A crematorium operator has been arrested by police investigating the discovery of scores of decomposing corpses which were stacked in sheds and scattered in woods near the facility.
Some of the bodies were in coffins that appeared to have been buried and disinterred, said police in the American town of Noble, Georgia.
When investigators asked 28-year-old Ray Brent Marsh, operator of the Tri-State Crematorium why the bodies had not been cremated, he told them the incinerator was not working, Georgia Bureau of Investigation spokesman John Bankhead said.
Walker County Coroner Dewayne Wilson said: "The worst horror movie you've ever seen - imagine that 10 times worse. That is what I'm dealing with."
Officials said there could be hundreds of corpses.
They broke off the search of the woods last night and planned to resume today.
Bankhead said: "All we know for sure right now are the 80 bodies, and 13 of those have been identified.
"But they've found so many other partial skeletal remains and evidence of graves, we don't know how many more are out there."
Some of the bodies were found in rusty coffins, some of which could be up to 10 years old, he went on.
"At one time they apparently were buried in the ground in some other cemetery and were dug up and taken to the crematory," he said. "We don't know why that is."
Some of the bodies had been delivered to the Tri-State Crematory within the last few days, and some still had hospital toe tags, Bankhead said.
Others had apparently been there for as long as three years.
Between 25 and 30 funeral homes in Georgia, Tennessee and Alabama routinely sent bodies to Tri-State for cremation, Bankhead said.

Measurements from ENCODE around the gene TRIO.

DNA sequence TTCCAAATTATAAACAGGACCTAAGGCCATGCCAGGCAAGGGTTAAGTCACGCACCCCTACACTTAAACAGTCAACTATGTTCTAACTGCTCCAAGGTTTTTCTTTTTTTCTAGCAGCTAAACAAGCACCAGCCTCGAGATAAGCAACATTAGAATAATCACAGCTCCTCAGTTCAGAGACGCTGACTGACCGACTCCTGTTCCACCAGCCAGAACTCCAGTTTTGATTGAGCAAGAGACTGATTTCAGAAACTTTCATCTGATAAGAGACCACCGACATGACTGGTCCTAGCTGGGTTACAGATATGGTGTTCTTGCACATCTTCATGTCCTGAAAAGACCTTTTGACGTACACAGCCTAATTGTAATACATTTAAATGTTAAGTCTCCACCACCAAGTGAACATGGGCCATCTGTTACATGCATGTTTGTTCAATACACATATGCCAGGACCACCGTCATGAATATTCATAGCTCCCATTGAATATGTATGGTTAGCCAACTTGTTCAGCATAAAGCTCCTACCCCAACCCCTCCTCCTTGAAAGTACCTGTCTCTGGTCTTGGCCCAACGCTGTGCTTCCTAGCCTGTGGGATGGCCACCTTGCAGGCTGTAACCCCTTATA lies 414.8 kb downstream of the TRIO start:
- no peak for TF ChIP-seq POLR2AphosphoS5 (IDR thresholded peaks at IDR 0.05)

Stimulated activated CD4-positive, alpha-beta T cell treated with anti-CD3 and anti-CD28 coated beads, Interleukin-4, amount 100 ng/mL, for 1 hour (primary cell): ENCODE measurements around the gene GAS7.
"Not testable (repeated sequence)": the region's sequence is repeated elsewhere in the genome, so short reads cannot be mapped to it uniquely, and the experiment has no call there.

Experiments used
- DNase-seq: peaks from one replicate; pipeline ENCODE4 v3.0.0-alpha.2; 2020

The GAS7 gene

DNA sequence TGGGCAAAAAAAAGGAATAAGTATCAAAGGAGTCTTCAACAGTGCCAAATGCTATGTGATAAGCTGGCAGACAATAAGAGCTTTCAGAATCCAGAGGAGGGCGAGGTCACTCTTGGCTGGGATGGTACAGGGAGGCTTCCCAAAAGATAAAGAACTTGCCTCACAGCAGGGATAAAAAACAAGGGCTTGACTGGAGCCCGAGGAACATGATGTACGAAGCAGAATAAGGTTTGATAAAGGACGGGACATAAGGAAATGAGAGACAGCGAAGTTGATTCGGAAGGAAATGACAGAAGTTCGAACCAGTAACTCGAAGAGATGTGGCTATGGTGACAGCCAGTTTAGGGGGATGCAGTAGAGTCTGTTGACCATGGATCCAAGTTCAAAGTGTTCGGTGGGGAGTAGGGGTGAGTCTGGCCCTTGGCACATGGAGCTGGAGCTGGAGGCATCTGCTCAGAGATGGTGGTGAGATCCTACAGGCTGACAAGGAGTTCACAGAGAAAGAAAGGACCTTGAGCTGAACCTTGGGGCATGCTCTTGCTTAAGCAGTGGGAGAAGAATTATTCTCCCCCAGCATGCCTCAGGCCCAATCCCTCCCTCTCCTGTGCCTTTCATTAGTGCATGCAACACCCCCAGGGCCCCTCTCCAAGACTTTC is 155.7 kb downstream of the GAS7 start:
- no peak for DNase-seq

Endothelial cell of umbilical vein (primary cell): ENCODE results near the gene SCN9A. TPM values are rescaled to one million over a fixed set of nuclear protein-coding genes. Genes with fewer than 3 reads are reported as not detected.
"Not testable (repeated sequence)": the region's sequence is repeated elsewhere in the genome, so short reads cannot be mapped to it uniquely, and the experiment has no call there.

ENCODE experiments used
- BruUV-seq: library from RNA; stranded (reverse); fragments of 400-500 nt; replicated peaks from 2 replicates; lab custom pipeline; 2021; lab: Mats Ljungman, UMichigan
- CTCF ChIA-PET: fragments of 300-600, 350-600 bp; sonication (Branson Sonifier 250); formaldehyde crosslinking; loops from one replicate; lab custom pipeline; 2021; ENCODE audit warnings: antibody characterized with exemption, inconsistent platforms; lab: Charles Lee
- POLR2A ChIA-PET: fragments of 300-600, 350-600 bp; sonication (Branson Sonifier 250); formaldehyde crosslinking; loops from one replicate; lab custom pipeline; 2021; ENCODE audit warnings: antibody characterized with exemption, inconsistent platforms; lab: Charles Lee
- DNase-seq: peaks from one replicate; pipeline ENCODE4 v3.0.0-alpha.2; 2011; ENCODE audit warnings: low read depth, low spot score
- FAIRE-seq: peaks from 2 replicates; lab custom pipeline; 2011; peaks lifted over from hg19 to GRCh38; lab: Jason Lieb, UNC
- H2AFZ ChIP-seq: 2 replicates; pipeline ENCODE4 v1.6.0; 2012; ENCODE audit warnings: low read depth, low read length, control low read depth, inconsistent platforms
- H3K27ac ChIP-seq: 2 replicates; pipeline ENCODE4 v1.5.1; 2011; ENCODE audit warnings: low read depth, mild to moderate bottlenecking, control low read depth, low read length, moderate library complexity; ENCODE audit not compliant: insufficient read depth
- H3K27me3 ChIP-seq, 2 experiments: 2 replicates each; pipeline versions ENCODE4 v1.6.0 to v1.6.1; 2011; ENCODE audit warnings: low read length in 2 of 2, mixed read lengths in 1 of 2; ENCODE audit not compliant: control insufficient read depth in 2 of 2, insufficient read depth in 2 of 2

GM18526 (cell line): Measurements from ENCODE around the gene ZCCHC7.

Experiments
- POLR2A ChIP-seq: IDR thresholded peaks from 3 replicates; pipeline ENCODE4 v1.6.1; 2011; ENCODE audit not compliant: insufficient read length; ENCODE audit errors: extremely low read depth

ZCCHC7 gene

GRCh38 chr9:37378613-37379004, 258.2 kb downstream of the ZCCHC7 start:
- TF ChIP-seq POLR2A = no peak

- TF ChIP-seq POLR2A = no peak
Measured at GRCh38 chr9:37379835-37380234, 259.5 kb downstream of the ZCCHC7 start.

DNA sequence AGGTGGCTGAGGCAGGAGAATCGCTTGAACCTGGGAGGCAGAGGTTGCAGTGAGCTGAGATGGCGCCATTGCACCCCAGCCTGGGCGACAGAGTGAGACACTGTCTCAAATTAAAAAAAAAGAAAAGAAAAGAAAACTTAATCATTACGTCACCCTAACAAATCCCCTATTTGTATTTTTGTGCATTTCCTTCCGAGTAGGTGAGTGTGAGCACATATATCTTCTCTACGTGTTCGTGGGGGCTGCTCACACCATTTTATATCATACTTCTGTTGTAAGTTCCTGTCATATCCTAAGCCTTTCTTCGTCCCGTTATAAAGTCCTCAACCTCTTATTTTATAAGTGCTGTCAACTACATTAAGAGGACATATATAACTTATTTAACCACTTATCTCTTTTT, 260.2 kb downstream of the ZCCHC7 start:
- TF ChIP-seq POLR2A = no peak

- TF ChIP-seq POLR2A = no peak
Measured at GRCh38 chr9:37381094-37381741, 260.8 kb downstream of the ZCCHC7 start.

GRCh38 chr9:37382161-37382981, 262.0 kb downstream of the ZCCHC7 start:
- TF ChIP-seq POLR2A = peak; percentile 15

Brent Marsh was charged with theft by deception, a felony, because he allegedly charged relatives to cremate the bodies without doing so.
Walker County chief deputy Hill Morrison said crematorium owners Ray and Clara Marsh, left the business in the hands of their son in 1996. They had turned over their records to authorities and were cooperating with investigators.
Sheriff Steve Wilson said the owners told authorities the crematorium had not been in operation, but there was no word on how long.
Governor Roy Barnes declared a state of emergency in Walker County, which is near the Alabama and Tennessee state lines. The state of emergency allows local authorities to use state resources.
Georgia chief medical examiner Chris Sperry said authorities suspected Brent Marsh may have provided ashes from wood chips to clients who asked for their loved ones' ashes.
Tim Mason said his father, who died in December, was the first body to be identified. The body has been sent to a funeral home for cremation, he said.
"I just can't imagine," said Mason, 53, of La Fayette. "I mean I can see ... getting a few days behind, but months, years? I just can't imagine anyone doing that. I'm real disappointed, that's for sure."
Mason said his mother died in 1995 and her body was sent to Tri-State Crematorium. Mason said he hoped her body was cremated and would not be discovered.
A call to the crematorium yesterday was not returned. A recording directed callers to the Walker County sheriff's office.
Authorities set up a morgue at the site and began work on sifting through the corpses and identifying them.
Bankhead said it might be impossible to identify some bodies.
The discoveries began Friday when a woman walking her dog found a skull.
Within hours, investigators had found three dozen corpses, some of them stacked next to tools in storage sheds.
In November, a resident reported finding a body part in woods nearby, the sheriff said. Deputies searched the area but found nothing suspicious.
Noble is about 85 miles northwest of Atlanta.Reuse content